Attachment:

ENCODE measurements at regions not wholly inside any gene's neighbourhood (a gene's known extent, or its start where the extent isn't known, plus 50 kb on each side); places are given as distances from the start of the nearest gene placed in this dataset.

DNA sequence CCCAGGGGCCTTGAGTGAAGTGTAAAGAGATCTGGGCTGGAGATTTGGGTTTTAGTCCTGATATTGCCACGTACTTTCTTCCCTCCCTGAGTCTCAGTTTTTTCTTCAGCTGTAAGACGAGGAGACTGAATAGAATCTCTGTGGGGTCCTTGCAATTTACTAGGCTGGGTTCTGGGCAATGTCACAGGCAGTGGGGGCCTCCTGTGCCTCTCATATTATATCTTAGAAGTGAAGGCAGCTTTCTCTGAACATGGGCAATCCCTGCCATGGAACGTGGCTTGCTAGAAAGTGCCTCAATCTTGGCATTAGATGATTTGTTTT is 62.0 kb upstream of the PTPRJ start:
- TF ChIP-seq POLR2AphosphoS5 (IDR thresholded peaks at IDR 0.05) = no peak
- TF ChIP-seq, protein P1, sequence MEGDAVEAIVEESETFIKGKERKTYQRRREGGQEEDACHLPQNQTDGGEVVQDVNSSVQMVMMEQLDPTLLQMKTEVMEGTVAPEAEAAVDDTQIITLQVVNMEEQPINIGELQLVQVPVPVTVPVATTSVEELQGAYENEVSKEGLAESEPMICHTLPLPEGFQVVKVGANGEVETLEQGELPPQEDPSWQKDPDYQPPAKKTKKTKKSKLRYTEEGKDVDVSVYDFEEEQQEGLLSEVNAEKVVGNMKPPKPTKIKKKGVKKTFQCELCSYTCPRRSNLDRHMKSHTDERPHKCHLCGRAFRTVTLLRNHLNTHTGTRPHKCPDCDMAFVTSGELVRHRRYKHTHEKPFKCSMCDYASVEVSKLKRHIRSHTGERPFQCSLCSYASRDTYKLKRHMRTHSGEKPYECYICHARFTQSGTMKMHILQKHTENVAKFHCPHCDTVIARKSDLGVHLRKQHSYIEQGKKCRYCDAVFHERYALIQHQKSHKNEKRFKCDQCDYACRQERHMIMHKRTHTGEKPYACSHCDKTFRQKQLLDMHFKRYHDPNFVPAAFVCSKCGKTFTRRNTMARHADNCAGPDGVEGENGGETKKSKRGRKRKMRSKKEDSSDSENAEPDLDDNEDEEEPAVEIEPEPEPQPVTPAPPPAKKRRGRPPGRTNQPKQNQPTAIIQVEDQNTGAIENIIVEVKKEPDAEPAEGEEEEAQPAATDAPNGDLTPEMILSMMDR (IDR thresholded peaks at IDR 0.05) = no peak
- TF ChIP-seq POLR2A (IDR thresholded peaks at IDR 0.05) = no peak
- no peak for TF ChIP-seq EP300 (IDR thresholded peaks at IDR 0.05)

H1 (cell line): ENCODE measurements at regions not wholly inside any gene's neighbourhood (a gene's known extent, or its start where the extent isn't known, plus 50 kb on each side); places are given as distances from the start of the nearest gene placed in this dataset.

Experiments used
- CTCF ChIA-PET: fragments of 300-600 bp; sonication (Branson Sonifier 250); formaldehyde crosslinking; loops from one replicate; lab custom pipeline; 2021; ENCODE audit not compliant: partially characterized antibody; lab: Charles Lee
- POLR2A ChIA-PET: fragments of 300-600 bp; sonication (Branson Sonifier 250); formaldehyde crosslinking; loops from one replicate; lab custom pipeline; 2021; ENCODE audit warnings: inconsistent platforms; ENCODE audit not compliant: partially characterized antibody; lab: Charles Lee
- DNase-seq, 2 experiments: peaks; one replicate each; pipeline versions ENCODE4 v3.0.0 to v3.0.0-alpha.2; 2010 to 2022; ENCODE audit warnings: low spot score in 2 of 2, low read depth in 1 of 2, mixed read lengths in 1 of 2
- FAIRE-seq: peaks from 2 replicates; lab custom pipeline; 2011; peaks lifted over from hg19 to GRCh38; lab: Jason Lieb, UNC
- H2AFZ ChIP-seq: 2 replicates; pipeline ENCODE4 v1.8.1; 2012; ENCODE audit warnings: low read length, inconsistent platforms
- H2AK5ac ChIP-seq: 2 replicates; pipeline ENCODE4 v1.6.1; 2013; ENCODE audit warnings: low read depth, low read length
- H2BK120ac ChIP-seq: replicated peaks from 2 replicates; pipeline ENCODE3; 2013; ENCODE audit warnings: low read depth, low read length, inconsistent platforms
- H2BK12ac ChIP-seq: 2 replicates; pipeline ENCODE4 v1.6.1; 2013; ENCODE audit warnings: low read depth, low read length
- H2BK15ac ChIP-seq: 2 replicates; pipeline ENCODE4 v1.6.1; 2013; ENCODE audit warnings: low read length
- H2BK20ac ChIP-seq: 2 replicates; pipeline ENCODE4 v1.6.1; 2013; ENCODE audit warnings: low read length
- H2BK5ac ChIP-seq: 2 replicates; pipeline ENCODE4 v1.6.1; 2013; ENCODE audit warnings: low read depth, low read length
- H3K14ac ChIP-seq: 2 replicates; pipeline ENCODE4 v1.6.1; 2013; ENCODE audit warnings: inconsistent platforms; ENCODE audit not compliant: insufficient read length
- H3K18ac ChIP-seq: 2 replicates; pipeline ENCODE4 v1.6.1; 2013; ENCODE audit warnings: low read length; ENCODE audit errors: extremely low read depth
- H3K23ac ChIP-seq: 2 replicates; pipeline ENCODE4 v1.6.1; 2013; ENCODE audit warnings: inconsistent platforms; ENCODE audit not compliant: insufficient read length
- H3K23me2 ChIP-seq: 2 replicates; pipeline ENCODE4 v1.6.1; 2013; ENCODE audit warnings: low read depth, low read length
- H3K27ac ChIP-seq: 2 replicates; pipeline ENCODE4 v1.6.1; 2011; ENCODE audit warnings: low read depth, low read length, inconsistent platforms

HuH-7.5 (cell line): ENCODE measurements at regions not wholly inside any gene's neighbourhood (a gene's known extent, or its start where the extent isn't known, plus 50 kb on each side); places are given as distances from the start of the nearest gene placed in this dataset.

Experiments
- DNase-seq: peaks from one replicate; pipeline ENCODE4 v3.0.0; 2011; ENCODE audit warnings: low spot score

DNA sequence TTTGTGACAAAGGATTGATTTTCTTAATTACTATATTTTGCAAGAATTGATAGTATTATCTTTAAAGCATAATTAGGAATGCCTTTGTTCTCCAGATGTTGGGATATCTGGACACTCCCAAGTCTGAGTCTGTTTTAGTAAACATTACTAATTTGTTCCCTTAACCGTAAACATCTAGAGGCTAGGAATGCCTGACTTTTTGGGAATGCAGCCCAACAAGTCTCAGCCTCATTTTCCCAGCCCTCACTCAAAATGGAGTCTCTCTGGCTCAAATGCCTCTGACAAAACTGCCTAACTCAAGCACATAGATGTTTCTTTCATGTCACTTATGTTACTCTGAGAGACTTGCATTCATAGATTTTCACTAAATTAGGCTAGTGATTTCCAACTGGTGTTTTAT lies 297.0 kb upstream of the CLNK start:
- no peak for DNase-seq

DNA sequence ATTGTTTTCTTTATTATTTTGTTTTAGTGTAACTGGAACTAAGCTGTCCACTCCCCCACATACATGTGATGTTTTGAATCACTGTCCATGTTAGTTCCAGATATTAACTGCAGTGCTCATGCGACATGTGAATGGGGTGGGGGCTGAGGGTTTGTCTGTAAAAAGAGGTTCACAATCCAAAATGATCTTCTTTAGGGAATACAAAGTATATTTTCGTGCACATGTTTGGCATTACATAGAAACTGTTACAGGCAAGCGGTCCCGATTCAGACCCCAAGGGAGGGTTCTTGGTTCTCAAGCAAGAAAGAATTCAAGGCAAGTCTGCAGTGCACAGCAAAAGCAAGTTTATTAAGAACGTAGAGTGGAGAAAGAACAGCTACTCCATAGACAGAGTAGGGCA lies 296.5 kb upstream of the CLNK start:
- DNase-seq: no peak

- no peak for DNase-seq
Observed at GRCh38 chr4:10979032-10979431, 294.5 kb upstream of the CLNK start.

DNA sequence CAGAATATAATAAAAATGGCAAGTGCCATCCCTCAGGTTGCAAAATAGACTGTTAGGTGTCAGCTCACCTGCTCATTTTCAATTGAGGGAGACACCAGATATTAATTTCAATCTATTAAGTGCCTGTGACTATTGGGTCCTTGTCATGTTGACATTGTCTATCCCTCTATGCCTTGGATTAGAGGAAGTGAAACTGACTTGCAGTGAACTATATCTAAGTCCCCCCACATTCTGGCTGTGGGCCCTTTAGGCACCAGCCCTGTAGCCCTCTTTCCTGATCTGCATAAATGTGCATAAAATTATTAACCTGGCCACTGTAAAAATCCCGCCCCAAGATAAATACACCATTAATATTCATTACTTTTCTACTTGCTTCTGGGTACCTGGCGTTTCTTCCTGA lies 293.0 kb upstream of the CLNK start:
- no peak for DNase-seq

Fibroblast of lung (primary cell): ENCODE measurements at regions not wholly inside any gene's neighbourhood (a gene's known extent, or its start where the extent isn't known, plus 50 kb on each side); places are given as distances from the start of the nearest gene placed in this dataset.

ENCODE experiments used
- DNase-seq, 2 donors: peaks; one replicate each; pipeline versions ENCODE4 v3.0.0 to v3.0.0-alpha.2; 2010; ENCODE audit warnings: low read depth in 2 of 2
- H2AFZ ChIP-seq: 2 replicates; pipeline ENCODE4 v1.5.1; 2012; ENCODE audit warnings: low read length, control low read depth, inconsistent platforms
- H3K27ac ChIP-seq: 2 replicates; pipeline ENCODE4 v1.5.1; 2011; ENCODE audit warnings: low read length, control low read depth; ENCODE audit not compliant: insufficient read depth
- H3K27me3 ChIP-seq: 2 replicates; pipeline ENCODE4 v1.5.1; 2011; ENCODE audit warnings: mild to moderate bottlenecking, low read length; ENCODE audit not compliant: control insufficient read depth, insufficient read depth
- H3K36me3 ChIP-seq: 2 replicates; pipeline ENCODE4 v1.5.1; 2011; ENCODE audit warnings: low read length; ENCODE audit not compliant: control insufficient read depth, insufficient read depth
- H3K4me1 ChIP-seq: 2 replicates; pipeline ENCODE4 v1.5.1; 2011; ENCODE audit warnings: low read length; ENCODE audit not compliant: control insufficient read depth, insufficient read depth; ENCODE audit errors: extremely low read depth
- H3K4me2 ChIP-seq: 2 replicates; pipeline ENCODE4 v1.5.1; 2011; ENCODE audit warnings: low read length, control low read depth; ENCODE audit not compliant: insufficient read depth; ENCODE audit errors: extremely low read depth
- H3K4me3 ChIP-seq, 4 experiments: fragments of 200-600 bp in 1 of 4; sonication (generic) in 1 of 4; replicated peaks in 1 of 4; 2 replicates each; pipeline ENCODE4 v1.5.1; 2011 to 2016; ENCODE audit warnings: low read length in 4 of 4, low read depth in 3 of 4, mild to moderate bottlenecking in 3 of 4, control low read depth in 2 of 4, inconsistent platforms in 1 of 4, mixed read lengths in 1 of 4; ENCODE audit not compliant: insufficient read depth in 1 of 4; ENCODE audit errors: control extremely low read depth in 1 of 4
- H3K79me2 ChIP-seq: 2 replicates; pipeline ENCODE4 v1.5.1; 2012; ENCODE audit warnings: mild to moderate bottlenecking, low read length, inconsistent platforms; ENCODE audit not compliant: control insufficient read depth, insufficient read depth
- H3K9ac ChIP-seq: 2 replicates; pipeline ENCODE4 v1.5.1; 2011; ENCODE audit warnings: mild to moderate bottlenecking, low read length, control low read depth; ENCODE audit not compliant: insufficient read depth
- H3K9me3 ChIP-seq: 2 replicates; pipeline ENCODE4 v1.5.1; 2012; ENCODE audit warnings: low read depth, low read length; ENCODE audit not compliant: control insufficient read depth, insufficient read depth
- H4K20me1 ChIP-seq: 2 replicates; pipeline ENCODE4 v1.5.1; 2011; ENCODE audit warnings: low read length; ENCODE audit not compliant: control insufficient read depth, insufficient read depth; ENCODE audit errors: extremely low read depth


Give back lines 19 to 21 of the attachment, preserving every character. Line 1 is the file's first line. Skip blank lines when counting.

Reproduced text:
- H2BK5ac ChIP-seq: 2 replicates; pipeline ENCODE4 v1.6.1; 2013; ENCODE audit warnings: low read depth, low read length
- H3K14ac ChIP-seq: 2 replicates; pipeline ENCODE4 v1.6.1; 2013; ENCODE audit warnings: inconsistent platforms; ENCODE audit not compliant: insufficient read length
- H3K18ac ChIP-seq: 2 replicates; pipeline ENCODE4 v1.6.1; 2013; ENCODE audit warnings: low read length; ENCODE audit errors: extremely low read depth